Private schools are treated as fully commercial entities by the government, and pay 25 different type of taxes and fees to Government.
There are also more crippling input costs for private schools. It has been alleged by some that private schools have raised their fees by 30-100 percent in August 2016. This is factually incorrect.
Most private schools in Pakistan operate out of rented premises. Rents increase 10 percent a year. Typically every 3 to 5 years, agreements are renewed, at which point landlords aggressively renegotiate terms. Landlords are aware that schools have limited options because their cost of relocation is very high. The compounded impact of annual rent increase (10 percent) and end-of-term lease renegotiation (any percentage) is an average of 15-20 percent or more per year. Staff salaries account for approximately 50 percent of the fee income. Teachers’ salaries are revised upwards, on average, from 10-20 percent per year but based on performance; in some cases, the increases are far higher.
Average electricity expenses across Pakistan have increased 17 percent per annum over the last few years. Private schools pay the “Commercial tariff”, which is the highest tariff category. In addition, many private schools operate generators for back-up power. Maintaining generators is prohibitively expensive. After December 2014, private schools have exponentially increased their expenditure on the provision of security– a fundamental responsibility of the state.
How will zero fee increase impact teachers? The 197,000 private schools are collectively the largest employees of professional women in the private sector in Pakistan. Approximately 1.5 million teachers work at these schools. Private schools will not be able to adequately reward them or continue to offer free education to their approximately three million children.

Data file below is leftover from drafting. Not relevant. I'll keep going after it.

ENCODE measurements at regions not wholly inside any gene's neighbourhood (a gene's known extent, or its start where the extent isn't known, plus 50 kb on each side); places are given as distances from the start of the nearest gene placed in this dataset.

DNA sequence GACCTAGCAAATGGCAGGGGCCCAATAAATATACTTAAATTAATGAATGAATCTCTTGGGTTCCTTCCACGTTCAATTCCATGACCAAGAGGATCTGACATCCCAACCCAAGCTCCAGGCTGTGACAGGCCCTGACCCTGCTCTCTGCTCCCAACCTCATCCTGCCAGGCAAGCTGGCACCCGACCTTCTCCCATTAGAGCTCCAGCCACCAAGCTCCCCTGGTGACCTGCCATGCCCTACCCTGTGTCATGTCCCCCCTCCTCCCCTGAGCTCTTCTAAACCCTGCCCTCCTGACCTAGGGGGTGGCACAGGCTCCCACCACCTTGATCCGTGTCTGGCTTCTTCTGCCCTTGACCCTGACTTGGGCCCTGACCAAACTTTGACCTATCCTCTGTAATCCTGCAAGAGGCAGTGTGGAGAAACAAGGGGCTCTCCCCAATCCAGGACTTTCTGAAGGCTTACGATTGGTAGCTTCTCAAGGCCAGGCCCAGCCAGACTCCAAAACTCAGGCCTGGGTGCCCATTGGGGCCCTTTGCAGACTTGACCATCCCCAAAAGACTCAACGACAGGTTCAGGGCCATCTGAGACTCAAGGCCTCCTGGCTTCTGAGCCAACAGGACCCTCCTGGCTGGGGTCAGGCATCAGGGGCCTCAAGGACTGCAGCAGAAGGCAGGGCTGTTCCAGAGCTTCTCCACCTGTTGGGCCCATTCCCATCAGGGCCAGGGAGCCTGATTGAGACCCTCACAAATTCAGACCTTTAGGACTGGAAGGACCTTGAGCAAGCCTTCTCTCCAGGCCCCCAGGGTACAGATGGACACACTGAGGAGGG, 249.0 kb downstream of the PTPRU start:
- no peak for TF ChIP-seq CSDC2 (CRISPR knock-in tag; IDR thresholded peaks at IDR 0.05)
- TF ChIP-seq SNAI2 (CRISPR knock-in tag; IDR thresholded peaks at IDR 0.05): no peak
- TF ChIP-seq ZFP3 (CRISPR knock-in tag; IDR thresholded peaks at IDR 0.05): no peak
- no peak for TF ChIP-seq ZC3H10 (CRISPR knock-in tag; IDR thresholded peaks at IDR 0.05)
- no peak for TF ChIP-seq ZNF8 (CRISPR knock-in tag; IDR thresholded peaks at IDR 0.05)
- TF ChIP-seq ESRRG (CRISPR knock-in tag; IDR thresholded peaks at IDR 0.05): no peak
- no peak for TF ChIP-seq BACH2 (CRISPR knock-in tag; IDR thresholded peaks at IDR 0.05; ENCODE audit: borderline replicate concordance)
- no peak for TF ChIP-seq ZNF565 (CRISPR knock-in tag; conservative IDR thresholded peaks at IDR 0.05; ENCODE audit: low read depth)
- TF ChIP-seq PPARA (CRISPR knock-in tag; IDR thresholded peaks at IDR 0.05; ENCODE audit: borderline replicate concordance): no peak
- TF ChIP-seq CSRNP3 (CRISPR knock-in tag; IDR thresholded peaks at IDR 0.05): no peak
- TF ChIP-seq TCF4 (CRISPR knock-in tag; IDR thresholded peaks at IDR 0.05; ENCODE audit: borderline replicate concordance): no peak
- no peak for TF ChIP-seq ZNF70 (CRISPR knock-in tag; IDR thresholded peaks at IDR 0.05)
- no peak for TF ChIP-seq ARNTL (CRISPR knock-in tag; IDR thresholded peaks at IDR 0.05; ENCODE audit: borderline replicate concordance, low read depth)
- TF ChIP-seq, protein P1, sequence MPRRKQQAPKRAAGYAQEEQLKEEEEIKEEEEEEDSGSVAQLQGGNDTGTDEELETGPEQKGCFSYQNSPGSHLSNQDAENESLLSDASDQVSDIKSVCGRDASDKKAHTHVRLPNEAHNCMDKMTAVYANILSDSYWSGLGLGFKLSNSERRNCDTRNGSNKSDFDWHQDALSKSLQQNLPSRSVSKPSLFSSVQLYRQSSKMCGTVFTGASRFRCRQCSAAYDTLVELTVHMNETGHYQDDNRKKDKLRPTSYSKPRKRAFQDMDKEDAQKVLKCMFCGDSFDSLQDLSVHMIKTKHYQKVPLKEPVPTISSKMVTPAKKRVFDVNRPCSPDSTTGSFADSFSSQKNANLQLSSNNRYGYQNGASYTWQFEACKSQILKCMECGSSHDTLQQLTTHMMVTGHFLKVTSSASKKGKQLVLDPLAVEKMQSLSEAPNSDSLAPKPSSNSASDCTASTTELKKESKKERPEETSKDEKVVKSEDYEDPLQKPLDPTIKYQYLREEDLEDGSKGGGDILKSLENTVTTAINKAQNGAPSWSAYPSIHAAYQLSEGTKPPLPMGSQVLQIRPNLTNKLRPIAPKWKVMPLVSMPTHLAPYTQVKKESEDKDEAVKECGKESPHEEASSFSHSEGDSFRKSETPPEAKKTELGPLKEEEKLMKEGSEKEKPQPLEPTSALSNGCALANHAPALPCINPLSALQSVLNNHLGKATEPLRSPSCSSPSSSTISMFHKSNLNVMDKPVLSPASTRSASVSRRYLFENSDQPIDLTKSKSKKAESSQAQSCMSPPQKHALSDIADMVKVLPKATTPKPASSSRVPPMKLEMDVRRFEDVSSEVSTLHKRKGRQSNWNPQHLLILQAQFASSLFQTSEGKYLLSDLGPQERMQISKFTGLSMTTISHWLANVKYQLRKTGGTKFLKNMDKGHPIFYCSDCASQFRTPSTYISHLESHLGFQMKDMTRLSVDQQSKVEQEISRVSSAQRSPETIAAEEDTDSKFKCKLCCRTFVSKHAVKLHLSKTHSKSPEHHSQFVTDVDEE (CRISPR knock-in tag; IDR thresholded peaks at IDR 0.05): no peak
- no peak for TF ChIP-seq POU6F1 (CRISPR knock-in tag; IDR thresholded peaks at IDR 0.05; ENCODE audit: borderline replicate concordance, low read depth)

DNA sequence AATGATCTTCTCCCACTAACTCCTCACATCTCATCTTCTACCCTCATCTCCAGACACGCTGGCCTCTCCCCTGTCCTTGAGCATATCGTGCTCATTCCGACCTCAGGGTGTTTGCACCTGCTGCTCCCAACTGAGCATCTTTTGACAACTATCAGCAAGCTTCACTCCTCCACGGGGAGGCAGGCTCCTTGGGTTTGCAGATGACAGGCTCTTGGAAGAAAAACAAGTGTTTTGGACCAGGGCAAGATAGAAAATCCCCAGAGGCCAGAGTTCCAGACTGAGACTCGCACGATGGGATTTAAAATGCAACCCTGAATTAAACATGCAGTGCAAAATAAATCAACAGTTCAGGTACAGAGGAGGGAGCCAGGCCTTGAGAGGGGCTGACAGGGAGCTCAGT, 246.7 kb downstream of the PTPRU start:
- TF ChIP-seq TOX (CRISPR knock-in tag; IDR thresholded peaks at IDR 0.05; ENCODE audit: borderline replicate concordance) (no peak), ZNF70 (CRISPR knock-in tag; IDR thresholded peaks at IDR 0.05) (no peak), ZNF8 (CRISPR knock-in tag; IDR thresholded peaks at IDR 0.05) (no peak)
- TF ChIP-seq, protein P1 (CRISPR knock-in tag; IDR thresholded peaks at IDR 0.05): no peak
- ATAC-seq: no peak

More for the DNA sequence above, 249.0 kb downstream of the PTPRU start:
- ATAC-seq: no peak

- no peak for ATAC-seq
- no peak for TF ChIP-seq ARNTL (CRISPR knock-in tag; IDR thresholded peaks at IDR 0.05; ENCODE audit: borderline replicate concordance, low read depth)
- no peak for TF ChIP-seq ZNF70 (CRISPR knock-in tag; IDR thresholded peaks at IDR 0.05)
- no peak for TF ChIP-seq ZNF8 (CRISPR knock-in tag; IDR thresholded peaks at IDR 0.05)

How will zero fee increase impact students and parents? Private schools will gradually lose qualified professionals to other sectors, or maintain current levels. The number of children per class will increase, co-curricular, extra-curricular and value-added services may be cut, and quality and overall standards will therefore suffer. Private schools remain committed to providing the best possible security arrangements. With 0 percent fee increase, we now require that the government post police and Rangers outside every school. Scholarships and financial aid for millions of students across Pakistan, which private schools offer despite financial constraints, may be affected.
Quality and good education is not cheap anywhere in the world! Some of the leading non-profit schools and universities in Pakistan are also amongst the most expensive: IBA Karachi, LUMS, LSE, BNU, AKU, KGS, Aitchison College, and dozens of others. This is because they source the best faculty and resources from across Pakistan. Aitchison College, Lawrence College and Sadiq Public School, whose Boards are controlled by the government, are far more expensive than most private schools, even though their lands and buildings are free and they get government grants. Does this not mean that the government is “profiteering”? If not, why is the private sector?
Now The Lahore High Court is hearing the case about the ordinance, and this bill shall influence the court as well. Here, it would only be appropriate to mention that in India the superior judiciary has taken an interest to compel those in control of the government to realize their duty of improving the state-run educational institution by having their children educated in the state-run educational institution. Moreover, the Government must declare exemption from all the 25 taxes imposed on private schools till the achievement of 100 percent education rate.
Leading private schools should be encouraged to enter into public-private partnerships. We, too, are ready to play a constructive role to uplift the standards of government schools. Until the state schools are improved, government should issue ‘fee vouchers’ to lower-middle class and middle-class families to send their children to private schools. This will help the government escape rising public wrath against its inability to meet its constitutional and moral obligations.